Low Attention Processing explains why many consumers believe that advertising has no significant effect on their choice of brands.

Brands are more competitive than ever these days, and whenever an improvement is introduced it is often only a matter of a few weeks before other brands in the market copy it. As a result consumers expect most reputable brands to perform similarly, and they do not regard learning about brands as being very important. Brand decisions tend to be made intuitively rather than rationally, and most advertising is processed at very low attention levels using a mental process known as Low Attention Processing.

Low Attention Processing employs both implicit learning (fully automatic non-cognitive processing) and passive learning (semi-automatic cognitive processing). Both of these systems are very poor at interpreting messages or drawing conclusions from ads. Instead they tend to store what is perceives, along with any concepts that are triggered by these perceptions.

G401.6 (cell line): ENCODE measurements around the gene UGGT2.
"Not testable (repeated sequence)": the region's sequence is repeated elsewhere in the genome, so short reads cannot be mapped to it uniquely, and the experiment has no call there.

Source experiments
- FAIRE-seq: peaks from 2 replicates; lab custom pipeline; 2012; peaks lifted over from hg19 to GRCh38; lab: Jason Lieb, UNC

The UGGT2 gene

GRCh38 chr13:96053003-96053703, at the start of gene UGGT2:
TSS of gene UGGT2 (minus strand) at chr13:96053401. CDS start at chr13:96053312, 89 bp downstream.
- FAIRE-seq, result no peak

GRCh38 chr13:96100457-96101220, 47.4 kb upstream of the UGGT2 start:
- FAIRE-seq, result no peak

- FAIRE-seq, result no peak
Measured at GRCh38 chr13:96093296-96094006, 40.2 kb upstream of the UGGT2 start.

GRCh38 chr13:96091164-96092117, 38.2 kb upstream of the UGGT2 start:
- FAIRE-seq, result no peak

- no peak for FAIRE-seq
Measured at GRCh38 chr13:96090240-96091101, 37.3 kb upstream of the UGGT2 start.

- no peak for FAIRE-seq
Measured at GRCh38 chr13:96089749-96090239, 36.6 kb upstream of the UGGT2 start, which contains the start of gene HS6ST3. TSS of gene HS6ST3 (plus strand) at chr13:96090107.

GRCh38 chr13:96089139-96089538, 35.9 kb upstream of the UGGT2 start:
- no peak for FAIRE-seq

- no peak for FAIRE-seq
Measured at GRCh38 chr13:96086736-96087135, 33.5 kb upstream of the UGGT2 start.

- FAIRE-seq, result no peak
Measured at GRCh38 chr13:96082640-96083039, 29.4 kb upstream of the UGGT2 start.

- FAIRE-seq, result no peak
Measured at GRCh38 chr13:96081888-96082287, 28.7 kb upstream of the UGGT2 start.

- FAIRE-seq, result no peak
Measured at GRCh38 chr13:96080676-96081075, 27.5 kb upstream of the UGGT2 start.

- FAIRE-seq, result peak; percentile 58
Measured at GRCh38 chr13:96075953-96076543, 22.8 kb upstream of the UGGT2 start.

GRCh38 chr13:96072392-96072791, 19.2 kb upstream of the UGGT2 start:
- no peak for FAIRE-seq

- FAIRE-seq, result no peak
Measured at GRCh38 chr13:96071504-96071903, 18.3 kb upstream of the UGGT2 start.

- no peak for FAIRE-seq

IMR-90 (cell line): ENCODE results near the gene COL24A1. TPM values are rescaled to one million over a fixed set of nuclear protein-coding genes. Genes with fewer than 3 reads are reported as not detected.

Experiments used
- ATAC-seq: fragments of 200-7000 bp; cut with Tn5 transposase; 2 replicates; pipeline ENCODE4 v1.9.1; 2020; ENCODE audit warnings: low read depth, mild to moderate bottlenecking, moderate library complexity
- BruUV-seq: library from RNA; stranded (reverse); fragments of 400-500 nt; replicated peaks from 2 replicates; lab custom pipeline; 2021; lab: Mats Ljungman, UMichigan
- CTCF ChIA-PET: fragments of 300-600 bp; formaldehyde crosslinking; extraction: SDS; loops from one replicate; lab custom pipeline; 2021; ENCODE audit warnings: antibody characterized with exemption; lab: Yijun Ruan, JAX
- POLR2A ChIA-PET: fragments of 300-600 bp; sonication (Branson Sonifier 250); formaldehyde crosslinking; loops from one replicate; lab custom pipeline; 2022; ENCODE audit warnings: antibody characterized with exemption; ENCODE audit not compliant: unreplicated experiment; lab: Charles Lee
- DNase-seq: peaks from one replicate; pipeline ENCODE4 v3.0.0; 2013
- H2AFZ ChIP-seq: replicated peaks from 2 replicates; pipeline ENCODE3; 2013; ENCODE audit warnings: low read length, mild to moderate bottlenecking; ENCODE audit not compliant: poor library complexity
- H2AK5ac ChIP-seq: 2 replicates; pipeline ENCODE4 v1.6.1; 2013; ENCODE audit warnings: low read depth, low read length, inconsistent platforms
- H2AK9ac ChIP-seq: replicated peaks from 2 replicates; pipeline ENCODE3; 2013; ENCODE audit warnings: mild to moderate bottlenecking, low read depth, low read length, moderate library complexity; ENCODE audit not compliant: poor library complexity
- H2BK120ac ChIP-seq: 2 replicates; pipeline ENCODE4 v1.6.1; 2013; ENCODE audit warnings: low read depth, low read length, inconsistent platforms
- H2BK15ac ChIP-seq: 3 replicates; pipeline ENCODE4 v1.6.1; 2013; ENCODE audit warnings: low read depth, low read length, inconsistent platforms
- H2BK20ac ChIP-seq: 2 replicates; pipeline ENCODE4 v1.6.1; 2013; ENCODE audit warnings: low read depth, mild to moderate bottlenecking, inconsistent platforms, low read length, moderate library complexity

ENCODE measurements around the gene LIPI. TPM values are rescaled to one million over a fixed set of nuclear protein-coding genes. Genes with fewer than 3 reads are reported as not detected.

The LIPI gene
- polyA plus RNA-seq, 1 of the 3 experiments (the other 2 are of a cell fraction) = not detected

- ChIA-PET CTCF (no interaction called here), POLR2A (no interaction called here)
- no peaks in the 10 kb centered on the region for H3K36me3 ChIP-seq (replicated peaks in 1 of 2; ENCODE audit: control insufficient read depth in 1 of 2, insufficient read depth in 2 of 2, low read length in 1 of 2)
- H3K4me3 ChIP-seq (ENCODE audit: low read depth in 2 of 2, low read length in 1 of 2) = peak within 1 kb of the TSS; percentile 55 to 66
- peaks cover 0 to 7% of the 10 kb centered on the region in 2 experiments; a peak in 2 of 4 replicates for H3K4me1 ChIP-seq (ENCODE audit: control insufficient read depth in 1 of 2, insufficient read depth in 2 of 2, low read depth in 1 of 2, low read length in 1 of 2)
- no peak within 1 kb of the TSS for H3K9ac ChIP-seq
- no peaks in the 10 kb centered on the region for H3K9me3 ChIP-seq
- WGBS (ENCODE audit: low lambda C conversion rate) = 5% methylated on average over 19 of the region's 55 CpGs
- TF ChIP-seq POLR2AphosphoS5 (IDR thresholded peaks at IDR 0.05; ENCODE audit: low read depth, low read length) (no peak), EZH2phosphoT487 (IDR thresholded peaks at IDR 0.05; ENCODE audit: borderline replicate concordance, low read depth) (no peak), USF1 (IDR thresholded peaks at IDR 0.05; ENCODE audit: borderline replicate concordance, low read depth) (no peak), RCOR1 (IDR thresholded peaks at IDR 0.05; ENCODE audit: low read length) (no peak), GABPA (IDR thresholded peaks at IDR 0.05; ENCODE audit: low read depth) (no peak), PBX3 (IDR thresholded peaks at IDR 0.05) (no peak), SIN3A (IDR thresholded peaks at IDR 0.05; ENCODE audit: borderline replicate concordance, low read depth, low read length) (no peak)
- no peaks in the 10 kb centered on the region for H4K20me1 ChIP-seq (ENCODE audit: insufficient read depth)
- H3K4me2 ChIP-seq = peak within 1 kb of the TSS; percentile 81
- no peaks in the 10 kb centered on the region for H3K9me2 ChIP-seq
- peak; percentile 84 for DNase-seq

The way our memories work means that the more often we process something the stronger it becomes linked to the brand. Thus it is these perceptions and concepts, repeatedly stored via Low Attention Processing, which end up defining brands in our minds and influencing our brand decisions.

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